In four short days, I will start my largest remodel project. Up to this point, I have done about fifteen residential kitchens and bath remodels. Mostly working with rental units; the floor plan and material were almost identical. Not too difficult. A little like laundry rinse, wash and repeat.
The property is a 1243sqft residence built-in 1938 needed a complete floor plan change and footprint expansion. The vision is to restore some original 40's character, improve functionality in the kitchen, baths, master bedroom and expand much-needed closet space. This project needed more than my cookie cutter remodeling experience. I hired Daniella Carter of Pretty Smart as our architect. She had an in-depth knowledge of space functionality and a creative eye. She lived and worked in the same city as the property, definitely a big plus. Her resume listed Marmol Radziner Architecture as her employer. A firm that would never do a small budget project like mine in a million years.
Before working with Daniella, all my design services were with draftsmen. Who would draw up "as-built" site plan and new floor plan for city submission.
I interviewed three architects and contacted a dozen more by email. Each one had tons of ideas about space design and functionality. All three architects seem to shy away from discussing budget, and local codes. Certainly, nobody wanted to be held accountable if things went sideways during construction. In each conversation.
Seems like, the only build and design teams discussing construction costs are on reality shows like HGTV, Fixer Upper, or Property Brothers. Most of the episodes the client went over budget anyway because of design change or an unexpected problem.
Today, on the eve of demo day, I wish I asked more questions about local code restrictions, building costs. and the architect's design steps. Daniella did a wonderful job designing a beautiful and useful floor plan. It was my plan to work with the contractor from start to finish on interior and exterior details. I created my own construction budget and now wonder if I missed anything. Yes, my final budget after design is about 40% more than originally planned.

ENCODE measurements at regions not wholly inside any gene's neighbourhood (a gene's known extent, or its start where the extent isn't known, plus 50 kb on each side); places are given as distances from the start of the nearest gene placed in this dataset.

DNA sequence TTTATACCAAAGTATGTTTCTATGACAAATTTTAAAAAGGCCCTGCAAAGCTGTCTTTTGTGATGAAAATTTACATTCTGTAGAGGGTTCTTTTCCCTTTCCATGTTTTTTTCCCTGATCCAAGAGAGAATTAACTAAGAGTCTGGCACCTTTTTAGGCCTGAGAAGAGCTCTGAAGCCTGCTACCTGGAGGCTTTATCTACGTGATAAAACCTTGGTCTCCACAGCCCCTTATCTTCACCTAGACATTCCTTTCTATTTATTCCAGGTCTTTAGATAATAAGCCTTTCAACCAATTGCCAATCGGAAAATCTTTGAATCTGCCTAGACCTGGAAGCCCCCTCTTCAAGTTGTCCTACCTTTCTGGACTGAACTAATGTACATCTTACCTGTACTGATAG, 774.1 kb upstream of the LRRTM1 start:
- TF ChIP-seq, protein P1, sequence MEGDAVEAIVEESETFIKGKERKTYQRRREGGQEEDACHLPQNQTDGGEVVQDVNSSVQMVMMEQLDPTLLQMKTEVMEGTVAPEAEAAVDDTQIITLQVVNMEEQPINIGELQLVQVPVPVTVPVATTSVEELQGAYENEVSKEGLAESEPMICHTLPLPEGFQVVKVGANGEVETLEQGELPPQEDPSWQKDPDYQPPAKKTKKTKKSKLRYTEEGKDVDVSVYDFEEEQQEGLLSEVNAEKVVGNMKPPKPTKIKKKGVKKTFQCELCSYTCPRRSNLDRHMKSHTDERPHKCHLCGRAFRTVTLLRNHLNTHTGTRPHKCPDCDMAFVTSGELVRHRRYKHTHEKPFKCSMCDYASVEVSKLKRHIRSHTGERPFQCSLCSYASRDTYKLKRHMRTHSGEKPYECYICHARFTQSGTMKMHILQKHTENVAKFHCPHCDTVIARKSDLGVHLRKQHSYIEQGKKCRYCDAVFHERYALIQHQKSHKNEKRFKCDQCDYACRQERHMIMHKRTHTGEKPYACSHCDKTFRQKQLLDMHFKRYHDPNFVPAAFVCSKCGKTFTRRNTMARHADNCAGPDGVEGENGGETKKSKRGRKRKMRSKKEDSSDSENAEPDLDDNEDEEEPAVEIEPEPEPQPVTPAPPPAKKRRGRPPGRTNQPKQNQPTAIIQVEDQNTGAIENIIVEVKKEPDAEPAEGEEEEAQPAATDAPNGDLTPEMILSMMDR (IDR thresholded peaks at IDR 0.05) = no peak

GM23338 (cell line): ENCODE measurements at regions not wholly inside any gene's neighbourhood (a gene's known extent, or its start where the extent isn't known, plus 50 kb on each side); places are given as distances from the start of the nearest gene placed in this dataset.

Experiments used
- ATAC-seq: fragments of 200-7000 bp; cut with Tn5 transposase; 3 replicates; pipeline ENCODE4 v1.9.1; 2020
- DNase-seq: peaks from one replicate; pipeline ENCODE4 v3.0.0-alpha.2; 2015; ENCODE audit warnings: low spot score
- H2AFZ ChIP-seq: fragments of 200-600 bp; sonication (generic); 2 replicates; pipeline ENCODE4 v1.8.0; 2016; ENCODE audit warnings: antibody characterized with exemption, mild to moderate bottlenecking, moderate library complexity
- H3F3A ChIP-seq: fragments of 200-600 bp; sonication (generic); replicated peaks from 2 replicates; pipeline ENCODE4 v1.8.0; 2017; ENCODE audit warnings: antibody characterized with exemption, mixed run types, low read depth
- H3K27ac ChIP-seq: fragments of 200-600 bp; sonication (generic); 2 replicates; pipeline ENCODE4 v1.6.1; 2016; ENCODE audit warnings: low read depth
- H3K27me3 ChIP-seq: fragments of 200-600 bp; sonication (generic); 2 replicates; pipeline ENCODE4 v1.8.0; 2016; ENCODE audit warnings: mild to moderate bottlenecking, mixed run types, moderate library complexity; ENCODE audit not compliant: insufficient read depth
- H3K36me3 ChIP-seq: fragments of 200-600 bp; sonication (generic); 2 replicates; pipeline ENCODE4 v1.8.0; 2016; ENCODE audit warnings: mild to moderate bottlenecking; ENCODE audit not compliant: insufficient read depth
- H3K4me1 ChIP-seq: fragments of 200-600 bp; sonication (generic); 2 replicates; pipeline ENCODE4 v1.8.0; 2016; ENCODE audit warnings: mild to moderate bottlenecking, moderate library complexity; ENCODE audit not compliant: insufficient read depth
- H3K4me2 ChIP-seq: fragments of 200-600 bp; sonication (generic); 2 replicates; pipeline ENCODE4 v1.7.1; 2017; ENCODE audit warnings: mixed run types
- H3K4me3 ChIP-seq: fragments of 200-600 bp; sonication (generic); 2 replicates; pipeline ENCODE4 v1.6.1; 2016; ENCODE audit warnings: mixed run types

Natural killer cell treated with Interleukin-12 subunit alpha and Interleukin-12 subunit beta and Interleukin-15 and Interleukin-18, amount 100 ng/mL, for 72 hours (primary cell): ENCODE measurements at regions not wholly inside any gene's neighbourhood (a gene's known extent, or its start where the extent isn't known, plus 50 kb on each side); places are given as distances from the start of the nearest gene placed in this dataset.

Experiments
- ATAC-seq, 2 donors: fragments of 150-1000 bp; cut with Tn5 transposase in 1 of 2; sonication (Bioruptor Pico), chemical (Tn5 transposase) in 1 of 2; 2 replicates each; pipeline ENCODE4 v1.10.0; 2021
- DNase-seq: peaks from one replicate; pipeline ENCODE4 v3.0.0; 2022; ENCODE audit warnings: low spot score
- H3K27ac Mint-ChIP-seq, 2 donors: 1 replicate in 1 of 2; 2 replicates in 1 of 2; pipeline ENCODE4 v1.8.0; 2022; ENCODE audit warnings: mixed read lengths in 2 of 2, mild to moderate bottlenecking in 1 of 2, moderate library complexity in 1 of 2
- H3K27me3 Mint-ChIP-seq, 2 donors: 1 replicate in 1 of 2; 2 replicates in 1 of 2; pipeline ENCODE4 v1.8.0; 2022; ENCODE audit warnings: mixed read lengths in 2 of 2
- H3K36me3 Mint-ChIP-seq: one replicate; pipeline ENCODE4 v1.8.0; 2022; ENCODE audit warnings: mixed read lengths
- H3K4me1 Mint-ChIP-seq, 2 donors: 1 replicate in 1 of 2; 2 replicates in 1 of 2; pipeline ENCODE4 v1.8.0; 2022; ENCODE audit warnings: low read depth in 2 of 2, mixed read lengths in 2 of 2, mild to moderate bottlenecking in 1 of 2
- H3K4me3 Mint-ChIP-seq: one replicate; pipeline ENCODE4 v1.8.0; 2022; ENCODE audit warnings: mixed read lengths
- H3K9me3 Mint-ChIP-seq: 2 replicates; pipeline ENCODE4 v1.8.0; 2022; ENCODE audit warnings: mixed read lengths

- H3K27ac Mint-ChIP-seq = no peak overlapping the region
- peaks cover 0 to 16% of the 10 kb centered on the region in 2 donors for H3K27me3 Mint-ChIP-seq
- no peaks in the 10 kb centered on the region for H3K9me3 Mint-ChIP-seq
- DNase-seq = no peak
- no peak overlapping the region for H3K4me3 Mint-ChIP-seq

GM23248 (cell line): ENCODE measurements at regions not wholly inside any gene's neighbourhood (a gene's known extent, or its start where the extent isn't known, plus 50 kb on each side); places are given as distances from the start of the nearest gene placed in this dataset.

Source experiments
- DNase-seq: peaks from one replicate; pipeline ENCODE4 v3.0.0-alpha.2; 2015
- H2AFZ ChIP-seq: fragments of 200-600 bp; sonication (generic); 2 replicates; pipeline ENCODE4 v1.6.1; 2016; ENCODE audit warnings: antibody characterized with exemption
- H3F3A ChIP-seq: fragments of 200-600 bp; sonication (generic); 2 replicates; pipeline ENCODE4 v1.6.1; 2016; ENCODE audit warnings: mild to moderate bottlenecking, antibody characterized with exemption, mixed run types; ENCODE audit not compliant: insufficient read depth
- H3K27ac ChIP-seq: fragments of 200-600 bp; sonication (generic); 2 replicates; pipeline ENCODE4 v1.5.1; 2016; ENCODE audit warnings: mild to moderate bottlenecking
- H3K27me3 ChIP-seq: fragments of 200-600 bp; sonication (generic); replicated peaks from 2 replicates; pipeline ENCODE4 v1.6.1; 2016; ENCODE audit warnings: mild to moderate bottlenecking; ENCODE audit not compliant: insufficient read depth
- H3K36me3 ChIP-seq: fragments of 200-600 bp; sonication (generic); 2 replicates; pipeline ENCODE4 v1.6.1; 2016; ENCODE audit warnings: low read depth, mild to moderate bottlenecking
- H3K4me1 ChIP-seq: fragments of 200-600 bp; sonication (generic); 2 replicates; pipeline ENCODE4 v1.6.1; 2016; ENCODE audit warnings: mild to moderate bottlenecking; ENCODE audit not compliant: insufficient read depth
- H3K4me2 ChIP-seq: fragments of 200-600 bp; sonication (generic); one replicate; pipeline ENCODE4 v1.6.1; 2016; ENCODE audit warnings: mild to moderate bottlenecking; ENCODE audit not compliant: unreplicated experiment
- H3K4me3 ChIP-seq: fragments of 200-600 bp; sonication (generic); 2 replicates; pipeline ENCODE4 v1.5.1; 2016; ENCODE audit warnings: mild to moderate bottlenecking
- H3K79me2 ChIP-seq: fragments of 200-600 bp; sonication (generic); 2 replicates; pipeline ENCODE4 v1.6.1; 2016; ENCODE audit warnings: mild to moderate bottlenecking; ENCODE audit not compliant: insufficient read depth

If I could roll back time, I would have asked my architect questions about building codes and budgets on completed projects like:
1) What type of project are your working on now?
2)How many total will you working on this year and next?
3) Which projects in your completed portfolio are similar to my project?
4) What design work did you do for this project?
5) What were the space requirements of the client?
6) When did you research the building codes before or after the floor plan design?
7) Describe the specific local building codes you were required to follow?
8) *What was the design budget set by the client?
9) *Was your design within the client's budget?
10)*How far over or under was the estimated budget?
What structural problems came up and how did you solve them?
11) *How many of your design projects were never started? Why?
12) * What are your fees per square foot for concept development?
13) * What are your fees per square foot for construction documentation?
* Note - If the candidates do not answer questions 8, 9, 10 and 11 directly with solid answers, FIND MORE CANDIDATES AND KEEP INTERVIEWING
Take time out to read, read and reread as much information you can get your hands on. The best sources are architectural news sites, local or regional professional referral services, and architect associations. My favs are Curbed.com, Improvenet.com, AIA.com, Sunset.com and Swallowtail Architecture. I was disappointed not finding interview techniques on Houzz.com. The site is 100% focused on advertising and may not a good reflection of the architectural community.
Definitely check your architects license with the local or state architect board. Each architect does have to follow a state code. It is good to know the code and will later on help you better communicate their design obligation. I used the license search with California Architect Board or CAB.
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